Go Bus lockout: Ngāi Tahu uri to force issue onto the agenda at hui-ā-tau

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Ngāi Tahu uri will force the Go Bus lockout onto the agenda at the iwi’s hui-ā-tau this weekend.

Hamilton bus drivers are one week in to a two-week lockout at Go Bus, the Ngāi Tahu Holdings Corporation (NTHC) and Tainui Group Holdings (TGH)-owned transport company.

The lockout comes after First Union members took low-level strike action last week, refusing to collect fares from passengers.

“As members of Ngāi Tahu, we have access to many services and opportunities that are funded by Ngāi Tahu’s investments. One of these investments is Go Bus,” wrote Philip Wills in an open letter to the iwi.

“Go Bus employees in Hamilton are taking industrial action to try and get Go Bus to pay them a living wage. As an iwi we have recognised that paying the living wage is an important gesture of reciprocity and manaakitaka to those who work for and expand the wealth of our iwi.”

Te Rūnanga o Ngāi Tahu is a living wage employer, meaning its direct employees earn the living wage of $20.55 or above.

“We believe it is time to ensure that this basic standard of compensation is extended to the employees of subsidiary companies such as Go Bus as we are the beneficiaries of their labour also and as we are publicly accountable for their treatment.”

So far dozens of iwi members have lent their name to the letter.

The Go Bus lockout is the first major industrial dispute to take place in an iwi-owned company.

 “In an industrial dispute like this, that escalates to this level, it's time for the owners to step in and take some responsibility for what is going on,” said First Union divisional secretary Jared Abbott.

“Unfortunately, for a lot of our members, their whakapapa is to Tainui and Ngāi Tahu and [those members] have been pushing us to bring [the iwi] into the dispute.”

In 2014 NTHC and TGH purchased Go Bus from Next Capital, the Australian private equity firm. NTHC holds a two-thirds share and TGH holds the remaining third share.

In most cases iwi holding companies take an arms-length approach to their subsidiaries, but Labour MP and Employment Minister Willie Jackson cites iwi intervention in the Affco lockout in 2012 as a possible precedent for NTHC and THG.

“If Iwi can play a constructive part in resolving workplace disputes, then naturally I am in favour of their involvement,” he said.

“We’ve seen [a precedent] for this working successfully in the past. In 2012 Iwi/Māori were involved in helping to resolve the Affco lockout and this was due in part to the influence they can assert in both the economic and whānau support space.”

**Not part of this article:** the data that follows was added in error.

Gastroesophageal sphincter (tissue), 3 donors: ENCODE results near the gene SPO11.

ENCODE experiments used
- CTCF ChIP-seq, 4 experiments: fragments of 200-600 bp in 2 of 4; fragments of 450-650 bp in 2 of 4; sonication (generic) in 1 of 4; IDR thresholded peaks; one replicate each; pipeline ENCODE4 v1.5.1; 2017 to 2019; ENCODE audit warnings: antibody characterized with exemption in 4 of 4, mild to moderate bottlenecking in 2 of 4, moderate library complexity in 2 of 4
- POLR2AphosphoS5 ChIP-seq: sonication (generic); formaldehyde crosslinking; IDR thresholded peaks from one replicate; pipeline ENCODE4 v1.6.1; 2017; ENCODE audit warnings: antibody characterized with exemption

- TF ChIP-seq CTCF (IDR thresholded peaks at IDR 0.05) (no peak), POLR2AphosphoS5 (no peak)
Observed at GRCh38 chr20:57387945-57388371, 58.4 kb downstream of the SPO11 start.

In 2012 Affco, a Talleys-owned company, locked out its meat workers after a bitter and prolonged pay dispute.

The Council of Trade Unions and the Meat Workers Union put the call out to iwi leaders who helped organise kai packages for whānau and entered negotiations alongside the two unions, threatening to withhold supply from Affco plants if workers’ pay demands weren’t met.

The threat to withhold supply helped resolve the dispute in the workers’ favour.

“We all have a part to play across the spectrum and so I do see a place for Iwi involvement where appropriate,” said Jackson.

But Go Bus is holding its ground with the company’s chief operating officer (COO) arguing there’s no money to fund the drivers’ living wage demands.

 “This is a financial decision that must involve councils and the NZ Transport Agency who collectively fund our services and set the passenger fares... We are more than happy to work with them in presenting the case to the authorities that fund the bus services,” said Go Bus COO Nigel Piper.

Go Bus will pay a living wage, he added, when all other bus operators are forced to as well.

Competition in the industry is tight and many companies, in their tender bids to run services on public routes, compete on wages.

Go Bus intends to continue the lockout into next week.

Disclaimer: I’m a former First Union official, so naturally support the drivers.  

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in the house


Submissions on the Electoral (Entrenchment of Māori Seats) Amendment Bill close on 14 December. The Māori Affairs Select Committee has received a large number of submissions on the Bill, many from ‘Hobson’s Pledegers’. But there have also been a significant number of submissions in support of the Bill. Max Harris, author of the new zealand project, has organised a submission drive via ActionStation, the progressive campaigning organisation. The Committee is also encouraging Māori to appear in person and speak to their submissions.

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